Sunday, December 7, 2008

Adventure among the prickly plants

Lastnight I went to the Karpeles Manuscript Library, to hear the singing group Vocalis. Note to out-of-towners: Our manuscript museum could eat your manuscript museum. That is how important it is. You would not believe Mr. Karpeles' collection. He has museums in seven or eight cities and the manuscripts rotate among them. Buffalo is the only city with not only one Karpeles museum, but two. One was not good enough for us.

Mr. Karpeles owns the Bill of Rights, Einstein's Theory of Relativity, Beethoven's "Emperor" Concerto, Mozart's "The Marriage of Figaro," three Wagner operas including "Lohengrin" (including, in turn, the famous Bridal Chorus), the Gutenberg Bible, the original Roget's Thesaurus and Webster's Dictionary, and a some kind of French IOU signed by Benjamin Franklin that I walked past lastnight, cup of spiced wine in hand, without even thinking. I have a feeling I also walked past the Emancipation Proclamation. And this is the best: We not only have Handel's "Messiah," but having it in Handel's handwriting was not good enough for us. We have it in Beethoven's handwriting! Beethoven copied out "Messiah" so he could learn from it and Mr. Karpeles was able to nail it.

How about that? There was nothing that I could see signed by Leonard Pennario but you have to start somewhere and I would say that Mr. Karpeles is off to a good start.

Speaking of which my friend Jane and I did not get off to a good start when we went to Lackawanna yesterday to make wreaths at the Buffalo and Erie County Botanical Gardens. As soon as we walked into the Botanical Gardens we became completely disoriented and finding our class was out of the question. Above is a picture I took when we were in the midst of our wandering.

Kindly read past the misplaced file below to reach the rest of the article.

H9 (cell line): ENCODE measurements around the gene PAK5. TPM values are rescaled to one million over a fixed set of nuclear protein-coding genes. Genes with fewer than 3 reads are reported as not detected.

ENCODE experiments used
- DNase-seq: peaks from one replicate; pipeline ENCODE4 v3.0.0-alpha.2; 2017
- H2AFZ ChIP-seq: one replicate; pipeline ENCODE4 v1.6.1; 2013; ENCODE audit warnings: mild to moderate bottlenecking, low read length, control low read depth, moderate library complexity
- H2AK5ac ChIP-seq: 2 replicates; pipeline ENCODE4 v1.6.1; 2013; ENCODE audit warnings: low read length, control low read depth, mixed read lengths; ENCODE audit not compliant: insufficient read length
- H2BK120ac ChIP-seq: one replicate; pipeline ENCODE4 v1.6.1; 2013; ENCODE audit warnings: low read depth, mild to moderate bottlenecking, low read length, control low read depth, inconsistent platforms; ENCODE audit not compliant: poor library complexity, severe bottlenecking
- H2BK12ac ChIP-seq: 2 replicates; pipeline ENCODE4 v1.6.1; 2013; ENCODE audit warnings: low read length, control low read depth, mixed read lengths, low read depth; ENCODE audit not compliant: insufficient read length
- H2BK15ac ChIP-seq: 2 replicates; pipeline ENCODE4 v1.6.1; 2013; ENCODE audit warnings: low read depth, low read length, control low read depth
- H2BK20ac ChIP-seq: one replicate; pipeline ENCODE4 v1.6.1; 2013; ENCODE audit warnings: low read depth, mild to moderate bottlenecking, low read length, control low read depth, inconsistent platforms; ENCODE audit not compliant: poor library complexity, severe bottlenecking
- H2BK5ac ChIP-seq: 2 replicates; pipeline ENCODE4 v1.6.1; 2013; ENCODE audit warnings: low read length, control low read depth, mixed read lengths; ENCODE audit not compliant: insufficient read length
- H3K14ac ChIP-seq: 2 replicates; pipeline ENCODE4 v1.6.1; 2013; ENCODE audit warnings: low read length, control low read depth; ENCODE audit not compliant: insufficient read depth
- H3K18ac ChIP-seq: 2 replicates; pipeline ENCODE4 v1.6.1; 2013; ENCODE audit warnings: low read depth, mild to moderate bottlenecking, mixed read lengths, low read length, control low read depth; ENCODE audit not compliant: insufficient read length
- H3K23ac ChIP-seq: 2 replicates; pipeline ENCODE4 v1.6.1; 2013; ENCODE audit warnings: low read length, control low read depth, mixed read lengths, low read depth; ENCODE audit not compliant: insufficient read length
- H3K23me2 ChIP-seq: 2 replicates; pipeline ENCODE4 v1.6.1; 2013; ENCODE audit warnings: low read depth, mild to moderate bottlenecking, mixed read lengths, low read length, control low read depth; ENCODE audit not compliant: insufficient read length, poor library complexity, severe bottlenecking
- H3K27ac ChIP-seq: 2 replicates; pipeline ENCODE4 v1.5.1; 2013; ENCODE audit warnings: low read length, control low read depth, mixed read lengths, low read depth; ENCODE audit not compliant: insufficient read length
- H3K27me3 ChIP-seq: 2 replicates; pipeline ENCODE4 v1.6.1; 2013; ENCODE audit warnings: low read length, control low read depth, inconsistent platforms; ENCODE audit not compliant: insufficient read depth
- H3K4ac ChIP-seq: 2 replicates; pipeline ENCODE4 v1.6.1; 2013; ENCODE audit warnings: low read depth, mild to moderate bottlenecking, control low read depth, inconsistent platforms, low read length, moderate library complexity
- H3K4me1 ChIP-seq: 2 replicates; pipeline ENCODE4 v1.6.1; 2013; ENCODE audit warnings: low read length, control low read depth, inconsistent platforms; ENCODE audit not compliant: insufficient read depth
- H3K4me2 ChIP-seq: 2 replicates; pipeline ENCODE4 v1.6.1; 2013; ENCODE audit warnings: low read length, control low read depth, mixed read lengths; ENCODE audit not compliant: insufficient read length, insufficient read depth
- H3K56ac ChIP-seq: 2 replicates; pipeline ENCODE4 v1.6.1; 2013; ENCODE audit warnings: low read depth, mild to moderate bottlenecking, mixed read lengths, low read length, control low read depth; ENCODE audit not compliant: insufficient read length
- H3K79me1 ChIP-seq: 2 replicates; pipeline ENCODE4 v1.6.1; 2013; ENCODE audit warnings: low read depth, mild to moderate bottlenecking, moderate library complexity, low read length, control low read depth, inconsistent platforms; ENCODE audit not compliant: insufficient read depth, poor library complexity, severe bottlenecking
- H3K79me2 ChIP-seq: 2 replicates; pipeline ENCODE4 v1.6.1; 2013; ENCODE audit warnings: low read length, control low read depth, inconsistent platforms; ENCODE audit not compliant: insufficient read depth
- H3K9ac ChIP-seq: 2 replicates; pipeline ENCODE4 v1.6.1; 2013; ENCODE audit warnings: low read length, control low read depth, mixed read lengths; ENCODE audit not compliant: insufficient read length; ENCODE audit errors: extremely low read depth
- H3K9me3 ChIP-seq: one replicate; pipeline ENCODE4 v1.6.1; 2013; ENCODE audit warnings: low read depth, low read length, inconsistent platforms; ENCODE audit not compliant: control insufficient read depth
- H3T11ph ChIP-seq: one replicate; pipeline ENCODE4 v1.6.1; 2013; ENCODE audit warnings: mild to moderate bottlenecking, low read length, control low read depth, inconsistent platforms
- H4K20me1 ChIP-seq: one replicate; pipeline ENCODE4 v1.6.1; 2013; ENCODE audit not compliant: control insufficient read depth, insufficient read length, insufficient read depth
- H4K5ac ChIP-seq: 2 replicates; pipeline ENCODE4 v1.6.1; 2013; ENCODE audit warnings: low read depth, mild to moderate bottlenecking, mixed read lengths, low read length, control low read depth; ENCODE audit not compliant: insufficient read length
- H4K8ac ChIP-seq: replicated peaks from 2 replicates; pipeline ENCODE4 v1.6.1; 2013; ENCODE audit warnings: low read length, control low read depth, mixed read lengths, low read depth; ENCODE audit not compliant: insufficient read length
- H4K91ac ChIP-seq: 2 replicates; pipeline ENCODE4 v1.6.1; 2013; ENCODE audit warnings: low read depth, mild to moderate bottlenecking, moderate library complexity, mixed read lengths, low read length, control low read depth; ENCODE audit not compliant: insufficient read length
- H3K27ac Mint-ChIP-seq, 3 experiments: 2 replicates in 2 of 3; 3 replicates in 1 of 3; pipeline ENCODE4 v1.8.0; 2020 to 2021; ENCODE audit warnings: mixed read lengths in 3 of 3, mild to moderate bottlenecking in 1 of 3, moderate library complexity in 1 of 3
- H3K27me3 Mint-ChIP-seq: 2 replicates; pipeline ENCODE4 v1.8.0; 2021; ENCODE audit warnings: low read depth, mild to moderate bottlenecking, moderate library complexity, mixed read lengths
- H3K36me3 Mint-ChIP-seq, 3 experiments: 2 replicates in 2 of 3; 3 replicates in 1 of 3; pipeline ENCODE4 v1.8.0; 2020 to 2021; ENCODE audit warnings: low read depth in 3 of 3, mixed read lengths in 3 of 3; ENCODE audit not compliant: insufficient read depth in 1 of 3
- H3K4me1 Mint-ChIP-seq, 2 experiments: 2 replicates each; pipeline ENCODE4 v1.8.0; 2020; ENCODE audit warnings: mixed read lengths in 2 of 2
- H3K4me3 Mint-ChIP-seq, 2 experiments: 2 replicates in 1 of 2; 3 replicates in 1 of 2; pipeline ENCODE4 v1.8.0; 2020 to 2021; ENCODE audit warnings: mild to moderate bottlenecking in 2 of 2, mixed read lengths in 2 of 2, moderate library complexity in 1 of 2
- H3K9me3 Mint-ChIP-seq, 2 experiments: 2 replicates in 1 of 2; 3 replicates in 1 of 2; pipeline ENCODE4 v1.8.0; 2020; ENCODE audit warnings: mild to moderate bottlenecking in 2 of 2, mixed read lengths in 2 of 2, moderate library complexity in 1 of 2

Note to out-of-towners: Our conservatory could eat your conservatory. That is how big it is. Here is a picture of Jane when when we were lost in Begonia House No. 6.

But all ended well because No. 1 we got to walk through the Botanical Gardens without paying, examining exotic and prickly plants like this:

And No. 2 we wound up meeting no less than the czar of all the gardens, whose name is James Filk, and he shepherded us personally to the class, which was in the garage. And first he let us come with him while he fed the big fat goldfish in the koi pond.

I asked Mr. Filk if I could take his picture for my blog and he said yes.

Making a wreath was more stressful and complicated than I had imagined it would be. Writing the story of Leonard Pennario is a cinch next to making a wreath, I will say that. But at least my wreath was nice and not kitschy like this one at the Botanical Gardens. I should have taken Mr. Filk to task for this one.

While we worked there was heavy conversation about the significance of the wreath, how it reminds us at Christmas time that God has no beginning and no end. Sicut erat in principio, et nunc et semper, et in saecula saeculorum. That is a beautiful line you learn very fast going to the Latin Mass. It means "As it was in the beginning, is now and ever shall be, world without end." Amen!

Here is Jane hard at work on her wreath while we spoke of such things.

Observe that mechanism hanging from the ceiling in front of her. It kept clunking her on the head while she worked.

Here is a picture I took this morning of my wreath on my door. It is blurry because I was in the snow in my slippers.

The sky is beautiful this morning so I took a picture of that too.


georghonduras said...


georghonduras said...

whoops. my bad! Speaking of Handel, I think my brother-in-law went to high school with Judas Maccabeus. At least the guy said he was a descendant of Handel. Anyway, he went to high school at Seneca.